Interface works with several different companies, including First Climate, the Carbon Neutral Company, Native Energy, South Pole Carbon, and Social Carbon, to negotiate two- to four-year contracts with project developers all over the world. Interface’s good reputation in the marketplace and the fact that it often purchases all the offsets generated by a particular project over the contract period often gets the company a good price, Hay said. Interface’s contracts are structured to mitigate against risk by specifying the number of offsets that must be delivered by a certain date – whether from the originally contracted project, or another one.
Types of Offsets
The company essentially buys two categories of offsets: the less expensive, higher volume ‘commodity’ offsets and the pricier ‘boutique’ offsets for projects with benefits beyond carbon. Hay’s strategy is necessarily a hybrid one: given the volume of offsets the company buys, Interface cannot afford to spend $10 per ton across the board, and yet Hay likes to support ‘boutique’ projects such as forestry. Interface has invested in offsets from a REDD project in Kenya and from reforestation projects in Guatemala and Tanzania. Most recently, they’re supporting carbon management of 12,000 acres of Forest Stewardship Council certified land in North Carolina and Virginia.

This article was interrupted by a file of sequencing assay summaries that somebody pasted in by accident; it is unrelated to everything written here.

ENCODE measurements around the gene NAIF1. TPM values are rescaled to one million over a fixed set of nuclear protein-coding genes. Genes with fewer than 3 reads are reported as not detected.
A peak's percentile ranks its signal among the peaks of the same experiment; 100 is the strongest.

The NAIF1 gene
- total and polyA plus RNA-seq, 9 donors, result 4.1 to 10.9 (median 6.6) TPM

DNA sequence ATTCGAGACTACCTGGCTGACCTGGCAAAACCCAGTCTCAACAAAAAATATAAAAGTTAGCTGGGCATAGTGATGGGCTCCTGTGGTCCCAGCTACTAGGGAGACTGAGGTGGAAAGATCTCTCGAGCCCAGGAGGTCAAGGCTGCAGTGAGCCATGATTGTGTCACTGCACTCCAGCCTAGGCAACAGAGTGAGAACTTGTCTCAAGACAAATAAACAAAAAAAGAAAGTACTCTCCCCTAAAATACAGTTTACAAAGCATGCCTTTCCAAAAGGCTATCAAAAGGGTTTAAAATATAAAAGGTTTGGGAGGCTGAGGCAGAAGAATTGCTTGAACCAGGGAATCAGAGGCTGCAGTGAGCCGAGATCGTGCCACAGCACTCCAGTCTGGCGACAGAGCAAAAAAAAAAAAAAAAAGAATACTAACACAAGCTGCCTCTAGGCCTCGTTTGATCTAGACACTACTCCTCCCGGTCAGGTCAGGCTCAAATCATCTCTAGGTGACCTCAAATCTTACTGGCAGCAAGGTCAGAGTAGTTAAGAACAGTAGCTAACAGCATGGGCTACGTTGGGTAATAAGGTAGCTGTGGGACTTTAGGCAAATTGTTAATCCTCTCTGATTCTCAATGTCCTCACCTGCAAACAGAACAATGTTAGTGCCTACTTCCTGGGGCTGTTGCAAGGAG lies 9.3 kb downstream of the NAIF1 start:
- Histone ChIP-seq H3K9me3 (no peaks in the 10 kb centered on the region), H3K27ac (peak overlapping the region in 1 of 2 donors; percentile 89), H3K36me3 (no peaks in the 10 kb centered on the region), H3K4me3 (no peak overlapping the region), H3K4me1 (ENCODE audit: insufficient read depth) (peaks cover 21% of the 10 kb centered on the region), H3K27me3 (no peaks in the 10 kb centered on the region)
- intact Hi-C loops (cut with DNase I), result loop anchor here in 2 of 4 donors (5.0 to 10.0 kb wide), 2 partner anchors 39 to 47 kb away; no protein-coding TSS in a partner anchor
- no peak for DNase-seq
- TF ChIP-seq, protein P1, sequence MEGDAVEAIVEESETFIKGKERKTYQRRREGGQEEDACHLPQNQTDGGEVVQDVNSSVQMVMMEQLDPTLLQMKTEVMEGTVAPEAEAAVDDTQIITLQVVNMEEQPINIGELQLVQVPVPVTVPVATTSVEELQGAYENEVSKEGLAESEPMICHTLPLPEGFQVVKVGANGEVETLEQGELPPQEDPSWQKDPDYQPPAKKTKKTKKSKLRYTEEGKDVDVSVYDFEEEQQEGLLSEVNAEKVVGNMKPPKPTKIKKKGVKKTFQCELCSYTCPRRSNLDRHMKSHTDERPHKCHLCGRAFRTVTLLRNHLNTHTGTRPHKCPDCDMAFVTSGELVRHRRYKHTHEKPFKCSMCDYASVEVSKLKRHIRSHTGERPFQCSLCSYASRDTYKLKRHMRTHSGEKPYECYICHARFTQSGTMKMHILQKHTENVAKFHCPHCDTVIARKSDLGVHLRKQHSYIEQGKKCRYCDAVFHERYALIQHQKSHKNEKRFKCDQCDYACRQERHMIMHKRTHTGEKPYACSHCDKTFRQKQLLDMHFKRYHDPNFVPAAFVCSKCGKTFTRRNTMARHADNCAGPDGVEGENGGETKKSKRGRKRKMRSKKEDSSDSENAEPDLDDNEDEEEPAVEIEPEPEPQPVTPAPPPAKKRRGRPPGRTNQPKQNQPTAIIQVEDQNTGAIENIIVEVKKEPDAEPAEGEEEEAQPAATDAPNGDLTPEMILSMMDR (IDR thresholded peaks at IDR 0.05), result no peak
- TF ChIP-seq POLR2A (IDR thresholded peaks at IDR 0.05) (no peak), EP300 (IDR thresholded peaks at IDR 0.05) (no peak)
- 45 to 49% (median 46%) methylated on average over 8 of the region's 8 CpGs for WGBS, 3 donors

Connecting with Consumers
Though Interface’s sustainability goals are guided by an internal compass rather than consumer pressure, the company makes a point of letting its customers know that they are purchasing not just carpet, but carbon. Though the company absorbs the cost of the offsets without ‘re-billing’ customers, Interface’s salespeople present all carpet-buyers with a certificate specifying the number of offsets that were retired on their behalf. Hay admits that only a subset of customers initially care about carbon neutrality, but he also believes that doing right by the climate gives Interface a marketing advantage. Even if buyers remain unmoved by the idea, the offset certificates “give our salespeople a new reason to get in front of their customers.”